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|Resource users’ perceptions on continued existence of the Mombasa Marine Park and Reserve, Kenya|
|Munga, C.N.; Mohamed, M.O.S.; Obura, D.O.; Vanreusel, A.; Dahdouh-Guebas, F. (2010). Resource users’ perceptions on continued existence of the Mombasa Marine Park and Reserve, Kenya. Western Indian Ocean J. Mar. Sci. 9(2): 213-225|
|In: Western Indian Ocean Journal of Marine Science. Western Indian Ocean Marine Science Association (WIOMSA): Zanzibar. ISSN 0856-860X, more|
Marine parks; Resource utilization; Marine
|Authors|| || Top |
- Munga, C.N.
- Mohamed, M.O.S., more
- Obura, D.O.
- Vanreusel, A., more
- Dahdouh-Guebas, F., more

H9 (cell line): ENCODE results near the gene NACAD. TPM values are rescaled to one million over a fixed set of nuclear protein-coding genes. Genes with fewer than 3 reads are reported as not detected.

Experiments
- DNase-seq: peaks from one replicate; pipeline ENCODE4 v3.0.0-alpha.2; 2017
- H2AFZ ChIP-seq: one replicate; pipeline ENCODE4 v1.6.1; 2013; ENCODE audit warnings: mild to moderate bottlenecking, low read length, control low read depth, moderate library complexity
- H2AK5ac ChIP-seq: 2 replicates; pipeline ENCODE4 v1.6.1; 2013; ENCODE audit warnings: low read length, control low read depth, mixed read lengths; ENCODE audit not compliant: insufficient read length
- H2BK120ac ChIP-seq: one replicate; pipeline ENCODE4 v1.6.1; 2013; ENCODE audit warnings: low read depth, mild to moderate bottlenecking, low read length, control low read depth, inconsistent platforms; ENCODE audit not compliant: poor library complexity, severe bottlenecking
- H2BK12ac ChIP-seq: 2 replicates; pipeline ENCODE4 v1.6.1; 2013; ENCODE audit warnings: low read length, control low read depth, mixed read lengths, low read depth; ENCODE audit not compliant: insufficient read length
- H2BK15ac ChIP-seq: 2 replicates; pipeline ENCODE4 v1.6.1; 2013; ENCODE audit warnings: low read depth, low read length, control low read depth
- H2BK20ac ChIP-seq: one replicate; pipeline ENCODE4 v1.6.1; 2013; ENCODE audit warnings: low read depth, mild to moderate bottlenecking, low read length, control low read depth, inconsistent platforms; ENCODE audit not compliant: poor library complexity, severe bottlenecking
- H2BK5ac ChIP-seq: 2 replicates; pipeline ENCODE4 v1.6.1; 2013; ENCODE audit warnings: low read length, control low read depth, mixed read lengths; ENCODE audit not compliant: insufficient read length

The Mombasa Marine Park and Reserve (MMP&R) in Kenya continues to attract increasing direct and indirect resource use due to its location near an urban area. Opinions on the continued existence of this Marine Protected Area (MPA) by fishermen, boat operators, kiosk operators, curio vendors and tourists varied in this study according to occupation, education level, awareness of government legislation on conservation and sustainable use of marine and coastal resources, and place of birth. All fishermen (100%) were negative regarding the MMP&R’s continued existence but the majority of the other resource users were positive to a varying degree. Fishermen largely had the highest level of informal education (indigenous knowledge), mean age, duration of resource use and lowest income. While boat operators had the highest income, curio vendors and kiosk operators had higher levels of secondary education. Tourists had the highest level of college education. Chi-square tests indicated that 1) differences in educational levels of the resource user groups were significant; 2) resource user groups’ awareness of legislation on conservation and sustainable resource use differed significantly with education, with fishermen being most aware of the Fisheries Act and Wildlife (Conservation and Management) Act; and 3) resource users’ perceptions on continued existence of the MMP&R differed significantly according to place of birth. Although MPAs are a useful management option, they should not be used in isolation. Involvement of local communities in the planning, design, establishment and management of MPAs should improve their success in the long term.